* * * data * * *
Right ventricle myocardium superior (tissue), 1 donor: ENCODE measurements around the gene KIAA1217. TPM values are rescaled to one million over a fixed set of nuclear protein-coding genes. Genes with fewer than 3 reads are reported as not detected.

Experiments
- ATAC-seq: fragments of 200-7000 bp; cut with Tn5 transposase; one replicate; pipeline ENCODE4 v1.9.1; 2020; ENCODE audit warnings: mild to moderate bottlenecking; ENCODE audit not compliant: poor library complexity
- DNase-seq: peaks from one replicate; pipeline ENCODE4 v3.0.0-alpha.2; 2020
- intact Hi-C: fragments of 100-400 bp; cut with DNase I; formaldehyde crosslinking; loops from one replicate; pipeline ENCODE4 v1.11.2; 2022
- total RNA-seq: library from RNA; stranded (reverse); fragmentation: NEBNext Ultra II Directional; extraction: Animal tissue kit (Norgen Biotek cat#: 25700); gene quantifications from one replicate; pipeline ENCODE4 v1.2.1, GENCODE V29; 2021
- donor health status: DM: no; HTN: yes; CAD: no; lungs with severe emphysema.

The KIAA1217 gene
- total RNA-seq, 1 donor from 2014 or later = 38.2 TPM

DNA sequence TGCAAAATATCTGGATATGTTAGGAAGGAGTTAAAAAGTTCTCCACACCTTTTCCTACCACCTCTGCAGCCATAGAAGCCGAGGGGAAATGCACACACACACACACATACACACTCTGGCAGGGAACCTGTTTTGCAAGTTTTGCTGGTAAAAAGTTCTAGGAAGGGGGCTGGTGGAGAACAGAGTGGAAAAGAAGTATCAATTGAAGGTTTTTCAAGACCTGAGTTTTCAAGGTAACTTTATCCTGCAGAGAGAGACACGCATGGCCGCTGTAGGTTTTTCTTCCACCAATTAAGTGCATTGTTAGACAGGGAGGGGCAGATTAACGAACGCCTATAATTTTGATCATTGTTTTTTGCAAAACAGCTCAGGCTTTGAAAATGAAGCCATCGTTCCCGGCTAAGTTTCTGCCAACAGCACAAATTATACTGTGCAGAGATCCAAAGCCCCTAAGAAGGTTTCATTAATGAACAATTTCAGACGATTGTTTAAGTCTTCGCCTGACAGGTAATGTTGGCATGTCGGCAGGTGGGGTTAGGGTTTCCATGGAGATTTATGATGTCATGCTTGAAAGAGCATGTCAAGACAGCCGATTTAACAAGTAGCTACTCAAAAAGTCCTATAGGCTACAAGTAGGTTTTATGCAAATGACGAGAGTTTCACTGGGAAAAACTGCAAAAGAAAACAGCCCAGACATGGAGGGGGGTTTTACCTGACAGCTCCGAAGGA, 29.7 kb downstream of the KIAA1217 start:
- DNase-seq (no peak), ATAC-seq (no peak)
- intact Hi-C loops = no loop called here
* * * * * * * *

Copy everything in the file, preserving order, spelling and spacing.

Right ventricle myocardium superior (tissue), 1 donor: ENCODE measurements around the gene KIAA1217. TPM values are rescaled to one million over a fixed set of nuclear protein-coding genes. Genes with fewer than 3 reads are reported as not detected.

Experiments
- ATAC-seq: fragments of 200-7000 bp; cut with Tn5 transposase; one replicate; pipeline ENCODE4 v1.9.1; 2020; ENCODE audit warnings: mild to moderate bottlenecking; ENCODE audit not compliant: poor library complexity
- DNase-seq: peaks from one replicate; pipeline ENCODE4 v3.0.0-alpha.2; 2020
- intact Hi-C: fragments of 100-400 bp; cut with DNase I; formaldehyde crosslinking; loops from one replicate; pipeline ENCODE4 v1.11.2; 2022
- total RNA-seq: library from RNA; stranded (reverse); fragmentation: NEBNext Ultra II Directional; extraction: Animal tissue kit (Norgen Biotek cat#: 25700); gene quantifications from one replicate; pipeline ENCODE4 v1.2.1, GENCODE V29; 2021
- donor health status: DM: no; HTN: yes; CAD: no; lungs with severe emphysema.

The KIAA1217 gene
- total RNA-seq, 1 donor from 2014 or later = 38.2 TPM

DNA sequence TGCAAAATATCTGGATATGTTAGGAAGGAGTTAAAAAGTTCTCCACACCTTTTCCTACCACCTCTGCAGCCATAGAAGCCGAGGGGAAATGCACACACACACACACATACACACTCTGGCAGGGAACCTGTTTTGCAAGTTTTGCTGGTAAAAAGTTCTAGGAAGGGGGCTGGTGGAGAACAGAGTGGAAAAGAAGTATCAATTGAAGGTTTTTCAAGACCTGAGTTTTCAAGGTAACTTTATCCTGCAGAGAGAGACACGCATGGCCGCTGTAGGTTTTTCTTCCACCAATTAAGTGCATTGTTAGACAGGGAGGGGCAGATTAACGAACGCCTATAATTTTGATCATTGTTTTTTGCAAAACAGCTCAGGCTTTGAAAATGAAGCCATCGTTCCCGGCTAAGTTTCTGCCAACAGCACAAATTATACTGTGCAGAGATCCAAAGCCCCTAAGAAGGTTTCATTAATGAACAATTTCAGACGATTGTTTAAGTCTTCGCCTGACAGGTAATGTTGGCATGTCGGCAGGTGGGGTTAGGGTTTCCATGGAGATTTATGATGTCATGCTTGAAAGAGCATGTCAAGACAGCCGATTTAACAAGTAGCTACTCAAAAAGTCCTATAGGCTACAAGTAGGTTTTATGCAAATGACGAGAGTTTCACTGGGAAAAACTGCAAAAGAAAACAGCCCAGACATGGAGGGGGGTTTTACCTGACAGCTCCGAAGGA, 29.7 kb downstream of the KIAA1217 start:
- DNase-seq (no peak), ATAC-seq (no peak)
- intact Hi-C loops = no loop called here